In the first leg of the 2013 FINA 10K Marathon Swimming World Cup this weekend in Santos, Brazil, the heavy favorite was double Olympic medalist Thomas Lurz of Germany. Lurz remains at his peak even in his mid-30s.

But it was Romain Beraud of France who came out ahead. And Lurz was not even in the top 3 as Italy’s Federico Vanelli and Matteo Furlan joined Beraud on the awards podium.

What happened to Lurz? Evidently, at the 8.2 km mark as he was taking his last drink at the feeding station, Lurz was disqualified by the FINA referee for pushing or holding onto the feeding stick. It was not an unfair advantage of a competitor that he was red-carded for; it was a thing. Known as one of the finest ambassadors in the sport who has little need for physicality and no reason for cheating, it was shocking to the 7-time world champion. “He said I was pushing or holding onto the feeding stick when I took my last drink. I don’t understand this reason. It was the first time I received a [red] card in my life.”

His frustration is understanding. For experienced observers, and especially among the top men coming into the last stages of a highly competitive 10 km race, it is unfathomable for an elite athlete to actually think – let alone attempt or execute – a manuever like “pushing or holding onto a feeding stick” for an unfair advantage. In fact, to do so would actually slow a swimmer down and would be to their disadvantage.

To gain an advantage by pushing off the feeding stick assumes that the feeding stick is held firmly in position. And that is not the case because the coach is simply holding the feeding stick out to the athlete over the water. To hold onto the feeding stick makes no sense whatsoever as the athletes are intent on racing and are entirely focused on moving forward while obtaining something to hydrate. Holding onto something implies the need to float; Lurz and all his competitors have every motivation to do anything but float in a professional marathon swim.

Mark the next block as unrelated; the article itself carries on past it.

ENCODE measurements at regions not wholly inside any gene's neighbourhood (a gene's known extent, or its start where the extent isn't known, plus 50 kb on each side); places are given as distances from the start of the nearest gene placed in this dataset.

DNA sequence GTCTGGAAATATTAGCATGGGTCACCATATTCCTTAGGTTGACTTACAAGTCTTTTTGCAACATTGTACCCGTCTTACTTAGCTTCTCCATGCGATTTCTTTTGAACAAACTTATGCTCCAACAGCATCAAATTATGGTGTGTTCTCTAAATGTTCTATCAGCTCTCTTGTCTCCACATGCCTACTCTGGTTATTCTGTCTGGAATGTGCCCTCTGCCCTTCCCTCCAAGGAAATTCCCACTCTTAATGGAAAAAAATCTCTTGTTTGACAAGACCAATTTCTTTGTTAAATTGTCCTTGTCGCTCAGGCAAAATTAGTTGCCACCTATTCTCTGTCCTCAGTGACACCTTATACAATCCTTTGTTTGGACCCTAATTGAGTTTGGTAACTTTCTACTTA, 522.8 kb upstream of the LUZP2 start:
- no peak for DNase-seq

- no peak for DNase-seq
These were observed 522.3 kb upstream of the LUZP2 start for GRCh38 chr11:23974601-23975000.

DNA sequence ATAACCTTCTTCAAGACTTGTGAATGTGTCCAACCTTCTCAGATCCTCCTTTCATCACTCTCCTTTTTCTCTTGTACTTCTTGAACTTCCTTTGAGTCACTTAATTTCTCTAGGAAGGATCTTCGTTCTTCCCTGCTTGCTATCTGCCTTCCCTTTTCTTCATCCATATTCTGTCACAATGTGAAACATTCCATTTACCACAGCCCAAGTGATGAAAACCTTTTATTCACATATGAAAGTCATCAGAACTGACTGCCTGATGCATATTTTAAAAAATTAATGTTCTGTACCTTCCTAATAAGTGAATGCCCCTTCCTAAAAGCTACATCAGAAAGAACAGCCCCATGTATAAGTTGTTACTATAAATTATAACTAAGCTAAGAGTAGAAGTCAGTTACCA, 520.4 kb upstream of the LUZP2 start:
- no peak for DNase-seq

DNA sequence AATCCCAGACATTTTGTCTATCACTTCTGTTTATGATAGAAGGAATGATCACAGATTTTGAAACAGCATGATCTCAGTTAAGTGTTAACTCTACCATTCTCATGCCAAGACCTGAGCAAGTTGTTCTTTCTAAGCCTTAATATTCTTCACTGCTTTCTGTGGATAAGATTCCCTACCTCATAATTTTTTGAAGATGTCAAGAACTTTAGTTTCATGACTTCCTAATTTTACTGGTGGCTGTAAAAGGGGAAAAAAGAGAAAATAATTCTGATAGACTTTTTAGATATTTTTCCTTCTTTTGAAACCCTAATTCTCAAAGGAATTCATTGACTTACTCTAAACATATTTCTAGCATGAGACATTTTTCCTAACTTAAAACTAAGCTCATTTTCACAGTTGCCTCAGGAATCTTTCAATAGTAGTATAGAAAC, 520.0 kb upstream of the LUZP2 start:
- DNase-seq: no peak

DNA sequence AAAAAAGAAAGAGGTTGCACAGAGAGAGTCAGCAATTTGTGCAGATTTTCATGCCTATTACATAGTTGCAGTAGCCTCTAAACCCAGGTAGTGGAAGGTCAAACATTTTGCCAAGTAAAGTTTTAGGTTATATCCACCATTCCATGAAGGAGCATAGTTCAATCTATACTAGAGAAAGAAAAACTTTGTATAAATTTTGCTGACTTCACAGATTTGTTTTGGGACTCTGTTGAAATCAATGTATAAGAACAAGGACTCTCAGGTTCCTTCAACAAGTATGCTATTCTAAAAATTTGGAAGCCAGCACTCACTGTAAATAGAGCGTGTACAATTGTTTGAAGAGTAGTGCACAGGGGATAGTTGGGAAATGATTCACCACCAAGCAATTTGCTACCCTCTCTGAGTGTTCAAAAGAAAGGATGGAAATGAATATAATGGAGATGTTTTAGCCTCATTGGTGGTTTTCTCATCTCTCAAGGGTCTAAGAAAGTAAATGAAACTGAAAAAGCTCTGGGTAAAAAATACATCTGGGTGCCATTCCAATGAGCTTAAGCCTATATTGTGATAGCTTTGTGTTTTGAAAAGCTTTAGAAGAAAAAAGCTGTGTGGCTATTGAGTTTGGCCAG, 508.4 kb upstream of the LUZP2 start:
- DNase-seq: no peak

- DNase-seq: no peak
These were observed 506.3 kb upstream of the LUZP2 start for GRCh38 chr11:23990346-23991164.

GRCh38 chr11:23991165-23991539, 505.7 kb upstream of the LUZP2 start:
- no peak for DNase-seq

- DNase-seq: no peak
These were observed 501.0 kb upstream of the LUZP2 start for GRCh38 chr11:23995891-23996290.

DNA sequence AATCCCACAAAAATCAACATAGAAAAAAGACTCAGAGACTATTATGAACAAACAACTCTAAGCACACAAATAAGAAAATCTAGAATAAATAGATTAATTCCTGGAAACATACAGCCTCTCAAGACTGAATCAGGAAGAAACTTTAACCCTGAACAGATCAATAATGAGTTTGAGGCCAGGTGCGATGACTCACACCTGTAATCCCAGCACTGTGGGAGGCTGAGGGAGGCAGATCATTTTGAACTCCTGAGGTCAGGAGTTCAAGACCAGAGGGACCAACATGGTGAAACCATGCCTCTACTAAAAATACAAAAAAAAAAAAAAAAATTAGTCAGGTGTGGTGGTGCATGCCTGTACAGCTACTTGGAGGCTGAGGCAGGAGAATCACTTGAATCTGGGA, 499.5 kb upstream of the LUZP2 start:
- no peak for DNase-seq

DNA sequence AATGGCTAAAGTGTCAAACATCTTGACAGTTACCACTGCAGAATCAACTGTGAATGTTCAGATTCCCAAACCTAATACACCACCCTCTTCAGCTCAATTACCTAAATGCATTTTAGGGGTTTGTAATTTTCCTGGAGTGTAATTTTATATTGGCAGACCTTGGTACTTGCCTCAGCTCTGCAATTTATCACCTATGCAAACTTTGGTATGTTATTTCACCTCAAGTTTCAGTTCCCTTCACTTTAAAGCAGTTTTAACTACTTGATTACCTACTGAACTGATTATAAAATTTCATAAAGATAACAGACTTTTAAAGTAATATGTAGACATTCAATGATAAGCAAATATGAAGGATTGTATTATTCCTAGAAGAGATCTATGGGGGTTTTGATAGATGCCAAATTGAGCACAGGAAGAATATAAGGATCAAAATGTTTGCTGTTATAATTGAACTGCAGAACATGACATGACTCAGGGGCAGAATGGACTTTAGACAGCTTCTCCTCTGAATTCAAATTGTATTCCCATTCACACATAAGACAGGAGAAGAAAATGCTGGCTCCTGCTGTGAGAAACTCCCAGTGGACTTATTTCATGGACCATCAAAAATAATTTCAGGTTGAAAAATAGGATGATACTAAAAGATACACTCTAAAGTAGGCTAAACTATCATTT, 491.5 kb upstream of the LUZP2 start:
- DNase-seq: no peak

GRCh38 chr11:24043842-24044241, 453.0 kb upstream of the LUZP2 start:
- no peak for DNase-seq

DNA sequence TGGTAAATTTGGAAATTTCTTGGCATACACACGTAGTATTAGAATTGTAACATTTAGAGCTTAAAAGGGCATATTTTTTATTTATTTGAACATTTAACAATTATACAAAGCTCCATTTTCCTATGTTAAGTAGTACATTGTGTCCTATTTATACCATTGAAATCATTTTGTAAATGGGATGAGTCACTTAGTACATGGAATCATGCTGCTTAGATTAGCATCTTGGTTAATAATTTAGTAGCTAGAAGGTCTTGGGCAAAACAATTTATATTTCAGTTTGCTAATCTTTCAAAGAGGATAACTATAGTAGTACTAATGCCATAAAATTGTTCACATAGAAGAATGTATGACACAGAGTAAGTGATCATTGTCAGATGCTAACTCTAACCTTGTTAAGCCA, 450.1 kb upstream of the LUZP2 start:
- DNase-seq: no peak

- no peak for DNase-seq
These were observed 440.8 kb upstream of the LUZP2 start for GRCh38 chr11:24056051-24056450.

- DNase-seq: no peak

Now there is a moment in every race where athletes come racing down the feeding station with their hearts beating and lungs bursting, sometimes with their goggles foggy or with water inside and competitors on either side of them. In these cases, where their coaches stick out their feeding sticks, it is not a perfect hand-off as is shown in photos. Hands frequently touch the feeding stick as the athlete tries to grab the water bottle. But these are inadvertent brushes of human skin to a feeding stick – and most definitely not – advantageous moves of any sort.

We believe that if every hand that touches a feeding stick is deemed worthy of a red card, then there would be few swimmers left in the professional races. In a solo channel swim when there is no one else around or in an amateur race where there are fewer swimmers around, there is ample time to stop, tread water and carefully touch only the top lip of the cup or water bottle without touching the feeding stick. But in professional marathon swims, touching, pushing, or holding onto feeding sticks simply is not in the game plan of competitive swimmers who want to race and win – and bears the swimmer no unfair advantage.

When it comes to officiating at amateur or professional races, officials understand the rules and make judgment calls in all fairness to all athletes within the context of the competition.

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